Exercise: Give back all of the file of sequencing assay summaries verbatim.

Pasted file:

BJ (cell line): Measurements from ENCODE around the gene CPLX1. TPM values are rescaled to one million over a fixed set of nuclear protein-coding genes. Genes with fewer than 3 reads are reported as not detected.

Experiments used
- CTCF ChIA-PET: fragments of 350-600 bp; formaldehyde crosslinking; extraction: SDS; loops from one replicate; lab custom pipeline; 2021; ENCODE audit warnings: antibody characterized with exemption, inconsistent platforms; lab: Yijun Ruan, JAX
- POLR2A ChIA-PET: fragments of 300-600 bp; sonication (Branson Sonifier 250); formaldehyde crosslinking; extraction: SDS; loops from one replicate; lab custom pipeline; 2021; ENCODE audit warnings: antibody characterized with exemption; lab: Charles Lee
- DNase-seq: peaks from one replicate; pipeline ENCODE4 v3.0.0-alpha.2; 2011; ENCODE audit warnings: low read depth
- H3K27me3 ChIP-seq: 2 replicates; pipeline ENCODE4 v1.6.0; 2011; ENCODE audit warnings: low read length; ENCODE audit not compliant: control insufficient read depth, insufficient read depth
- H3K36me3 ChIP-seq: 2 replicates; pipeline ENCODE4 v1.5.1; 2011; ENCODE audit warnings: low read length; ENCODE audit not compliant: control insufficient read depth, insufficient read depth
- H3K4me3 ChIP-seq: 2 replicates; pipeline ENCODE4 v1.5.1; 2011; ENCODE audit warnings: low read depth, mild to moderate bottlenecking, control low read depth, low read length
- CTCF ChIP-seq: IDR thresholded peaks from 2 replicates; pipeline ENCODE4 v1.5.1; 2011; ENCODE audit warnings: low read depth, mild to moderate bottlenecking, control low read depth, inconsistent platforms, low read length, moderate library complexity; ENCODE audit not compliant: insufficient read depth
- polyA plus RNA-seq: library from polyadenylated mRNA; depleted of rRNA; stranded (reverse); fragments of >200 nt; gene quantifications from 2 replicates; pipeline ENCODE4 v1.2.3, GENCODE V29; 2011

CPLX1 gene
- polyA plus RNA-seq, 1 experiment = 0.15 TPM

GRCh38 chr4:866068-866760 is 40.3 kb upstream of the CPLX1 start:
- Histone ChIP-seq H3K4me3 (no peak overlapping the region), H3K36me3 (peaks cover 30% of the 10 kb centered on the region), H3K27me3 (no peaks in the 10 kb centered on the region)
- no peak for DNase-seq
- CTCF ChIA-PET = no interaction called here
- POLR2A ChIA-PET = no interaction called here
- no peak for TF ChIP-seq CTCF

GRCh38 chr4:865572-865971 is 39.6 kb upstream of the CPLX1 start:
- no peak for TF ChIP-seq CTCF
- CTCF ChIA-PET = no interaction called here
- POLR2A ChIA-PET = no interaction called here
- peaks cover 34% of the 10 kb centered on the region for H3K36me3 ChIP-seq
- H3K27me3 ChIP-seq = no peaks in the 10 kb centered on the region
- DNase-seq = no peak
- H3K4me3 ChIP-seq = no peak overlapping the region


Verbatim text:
BJ (cell line): Measurements from ENCODE around the gene CPLX1. TPM values are rescaled to one million over a fixed set of nuclear protein-coding genes. Genes with fewer than 3 reads are reported as not detected.

Experiments used
- CTCF ChIA-PET: fragments of 350-600 bp; formaldehyde crosslinking; extraction: SDS; loops from one replicate; lab custom pipeline; 2021; ENCODE audit warnings: antibody characterized with exemption, inconsistent platforms; lab: Yijun Ruan, JAX
- POLR2A ChIA-PET: fragments of 300-600 bp; sonication (Branson Sonifier 250); formaldehyde crosslinking; extraction: SDS; loops from one replicate; lab custom pipeline; 2021; ENCODE audit warnings: antibody characterized with exemption; lab: Charles Lee
- DNase-seq: peaks from one replicate; pipeline ENCODE4 v3.0.0-alpha.2; 2011; ENCODE audit warnings: low read depth
- H3K27me3 ChIP-seq: 2 replicates; pipeline ENCODE4 v1.6.0; 2011; ENCODE audit warnings: low read length; ENCODE audit not compliant: control insufficient read depth, insufficient read depth
- H3K36me3 ChIP-seq: 2 replicates; pipeline ENCODE4 v1.5.1; 2011; ENCODE audit warnings: low read length; ENCODE audit not compliant: control insufficient read depth, insufficient read depth
- H3K4me3 ChIP-seq: 2 replicates; pipeline ENCODE4 v1.5.1; 2011; ENCODE audit warnings: low read depth, mild to moderate bottlenecking, control low read depth, low read length
- CTCF ChIP-seq: IDR thresholded peaks from 2 replicates; pipeline ENCODE4 v1.5.1; 2011; ENCODE audit warnings: low read depth, mild to moderate bottlenecking, control low read depth, inconsistent platforms, low read length, moderate library complexity; ENCODE audit not compliant: insufficient read depth
- polyA plus RNA-seq: library from polyadenylated mRNA; depleted of rRNA; stranded (reverse); fragments of >200 nt; gene quantifications from 2 replicates; pipeline ENCODE4 v1.2.3, GENCODE V29; 2011

CPLX1 gene
- polyA plus RNA-seq, 1 experiment = 0.15 TPM

GRCh38 chr4:866068-866760 is 40.3 kb upstream of the CPLX1 start:
- Histone ChIP-seq H3K4me3 (no peak overlapping the region), H3K36me3 (peaks cover 30% of the 10 kb centered on the region), H3K27me3 (no peaks in the 10 kb centered on the region)
- no peak for DNase-seq
- CTCF ChIA-PET = no interaction called here
- POLR2A ChIA-PET = no interaction called here
- no peak for TF ChIP-seq CTCF

GRCh38 chr4:865572-865971 is 39.6 kb upstream of the CPLX1 start:
- no peak for TF ChIP-seq CTCF
- CTCF ChIA-PET = no interaction called here
- POLR2A ChIA-PET = no interaction called here
- peaks cover 34% of the 10 kb centered on the region for H3K36me3 ChIP-seq
- H3K27me3 ChIP-seq = no peaks in the 10 kb centered on the region
- DNase-seq = no peak
- H3K4me3 ChIP-seq = no peak overlapping the region